The recent U.S. Senate confirmation hearing for Amy Coney Barrett, who has been nominated for service on the nation’s 7th Circuit Court of Appeals, became the context for an unexpected exchange on the relationship between faith and public service. Senator Diane Feinstein (D – California) snidely remarked that, in light of Coney Barrett’s very public adherence to the teachings of the Catholic Church, it was clear that “the dogma lives loudly” within her, and that was a matter “of concern.”
Leaving aside the unconstitutionality of such an obvious religious test for public office, the irony is in Feinstein’s blind adherence to the less rationally justifiable dogma of the political left. That dogmatic worldview, which admits of no shade or variation, demands acquiescence to certain moral claims that until very recently in human history would have been considered almost universally abhorrent.
At least Coney Barrett’s work has revealed a carefully reasoned and faithful understanding of how a person of deep Catholic faith can still fulfill his or her public duty, especially when it might impinge upon his or her conscience. Ultimately, the question is not one of dogma, but of correct dogma. Feinstein’s unbending and ideological dogmatism ran against Coney Barrett’s presumed embrace of the dogma of the Catholic Church.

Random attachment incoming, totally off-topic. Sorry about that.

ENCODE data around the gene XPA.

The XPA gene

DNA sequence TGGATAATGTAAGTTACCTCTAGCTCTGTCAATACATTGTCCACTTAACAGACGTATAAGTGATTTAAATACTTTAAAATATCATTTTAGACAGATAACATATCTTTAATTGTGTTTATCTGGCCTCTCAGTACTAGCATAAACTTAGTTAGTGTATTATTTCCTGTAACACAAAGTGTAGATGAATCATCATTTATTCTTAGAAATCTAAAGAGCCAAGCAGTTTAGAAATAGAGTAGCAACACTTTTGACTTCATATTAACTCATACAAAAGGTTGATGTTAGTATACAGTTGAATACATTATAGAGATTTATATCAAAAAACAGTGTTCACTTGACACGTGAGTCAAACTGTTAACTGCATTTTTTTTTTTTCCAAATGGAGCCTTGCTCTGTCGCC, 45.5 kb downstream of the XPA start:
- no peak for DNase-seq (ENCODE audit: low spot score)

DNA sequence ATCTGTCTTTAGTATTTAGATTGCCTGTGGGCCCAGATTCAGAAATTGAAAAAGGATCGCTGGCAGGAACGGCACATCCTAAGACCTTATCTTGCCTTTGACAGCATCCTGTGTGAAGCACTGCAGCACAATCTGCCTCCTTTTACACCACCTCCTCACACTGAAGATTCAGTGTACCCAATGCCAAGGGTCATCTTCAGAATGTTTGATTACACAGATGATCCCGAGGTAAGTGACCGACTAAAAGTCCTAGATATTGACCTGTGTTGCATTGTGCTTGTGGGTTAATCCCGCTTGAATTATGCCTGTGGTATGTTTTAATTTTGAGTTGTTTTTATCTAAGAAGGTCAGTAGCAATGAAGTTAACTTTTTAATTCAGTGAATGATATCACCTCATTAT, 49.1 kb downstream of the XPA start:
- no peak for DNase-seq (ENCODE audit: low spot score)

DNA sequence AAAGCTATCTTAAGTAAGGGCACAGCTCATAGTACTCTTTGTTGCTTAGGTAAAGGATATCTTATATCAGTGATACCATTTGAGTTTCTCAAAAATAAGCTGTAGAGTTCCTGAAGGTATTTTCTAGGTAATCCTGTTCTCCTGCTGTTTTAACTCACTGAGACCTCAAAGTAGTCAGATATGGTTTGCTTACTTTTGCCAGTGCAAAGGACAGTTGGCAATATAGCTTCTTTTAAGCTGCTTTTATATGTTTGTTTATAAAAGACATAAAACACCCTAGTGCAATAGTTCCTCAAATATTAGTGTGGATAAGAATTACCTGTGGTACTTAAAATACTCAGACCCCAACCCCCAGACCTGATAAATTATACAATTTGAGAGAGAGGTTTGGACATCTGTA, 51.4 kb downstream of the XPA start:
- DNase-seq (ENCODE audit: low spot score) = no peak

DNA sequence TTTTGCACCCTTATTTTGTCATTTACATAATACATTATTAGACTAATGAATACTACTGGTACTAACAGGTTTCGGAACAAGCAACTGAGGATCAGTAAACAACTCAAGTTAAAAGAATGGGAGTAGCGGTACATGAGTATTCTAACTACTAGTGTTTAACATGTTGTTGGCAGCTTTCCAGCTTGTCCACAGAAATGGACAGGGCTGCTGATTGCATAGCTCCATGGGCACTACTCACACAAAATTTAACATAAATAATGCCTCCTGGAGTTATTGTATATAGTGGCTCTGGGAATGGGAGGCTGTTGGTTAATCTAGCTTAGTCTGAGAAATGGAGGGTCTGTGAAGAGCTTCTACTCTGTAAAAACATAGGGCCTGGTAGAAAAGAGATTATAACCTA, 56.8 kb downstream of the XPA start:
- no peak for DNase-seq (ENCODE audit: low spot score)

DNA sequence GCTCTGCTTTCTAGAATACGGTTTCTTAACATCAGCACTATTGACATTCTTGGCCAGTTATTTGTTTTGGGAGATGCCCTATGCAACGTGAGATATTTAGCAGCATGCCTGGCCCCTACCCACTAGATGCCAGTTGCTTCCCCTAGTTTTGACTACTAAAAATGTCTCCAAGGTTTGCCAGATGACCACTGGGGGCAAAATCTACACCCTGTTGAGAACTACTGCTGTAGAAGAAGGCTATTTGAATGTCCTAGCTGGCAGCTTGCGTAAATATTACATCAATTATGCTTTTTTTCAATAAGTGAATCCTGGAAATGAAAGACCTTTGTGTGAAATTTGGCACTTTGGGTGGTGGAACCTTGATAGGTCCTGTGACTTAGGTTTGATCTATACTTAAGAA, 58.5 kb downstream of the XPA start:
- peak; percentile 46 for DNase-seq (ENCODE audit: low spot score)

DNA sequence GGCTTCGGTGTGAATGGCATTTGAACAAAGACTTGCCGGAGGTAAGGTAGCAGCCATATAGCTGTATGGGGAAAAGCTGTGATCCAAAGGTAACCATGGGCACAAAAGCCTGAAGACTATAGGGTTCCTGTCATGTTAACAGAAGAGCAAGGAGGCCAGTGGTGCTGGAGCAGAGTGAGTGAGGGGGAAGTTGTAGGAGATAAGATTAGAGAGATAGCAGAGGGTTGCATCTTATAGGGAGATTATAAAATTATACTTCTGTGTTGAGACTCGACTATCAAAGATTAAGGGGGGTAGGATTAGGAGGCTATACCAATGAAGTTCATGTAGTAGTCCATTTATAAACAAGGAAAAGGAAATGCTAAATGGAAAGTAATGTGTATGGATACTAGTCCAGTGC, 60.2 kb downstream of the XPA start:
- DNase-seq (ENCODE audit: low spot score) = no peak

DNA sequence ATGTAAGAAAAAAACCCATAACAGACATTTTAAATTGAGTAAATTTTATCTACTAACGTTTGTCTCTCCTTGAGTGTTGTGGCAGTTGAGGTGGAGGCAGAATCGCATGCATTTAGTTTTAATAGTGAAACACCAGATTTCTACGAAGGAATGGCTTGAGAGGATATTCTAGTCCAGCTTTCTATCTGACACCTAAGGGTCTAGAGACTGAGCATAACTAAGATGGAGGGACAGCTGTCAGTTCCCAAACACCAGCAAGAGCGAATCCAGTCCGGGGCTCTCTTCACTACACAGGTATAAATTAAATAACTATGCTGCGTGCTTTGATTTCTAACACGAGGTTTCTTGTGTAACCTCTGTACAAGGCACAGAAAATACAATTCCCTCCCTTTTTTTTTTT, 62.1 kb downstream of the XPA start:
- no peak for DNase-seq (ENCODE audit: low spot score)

The difference, though, is that reasonable and thoughtful Catholics do not believe Church dogma merely because they have been told to do so by Church authorities, but because they believe them to reflect the deepest truths about reality. Members of political parties advance their party’s platform out of party loyalty, or in deference to their loyal voting base. That kind of dogmatism is far more troubling than an embrace of truth, expressed in dogmatic formulation or otherwise, however unpopular it might be.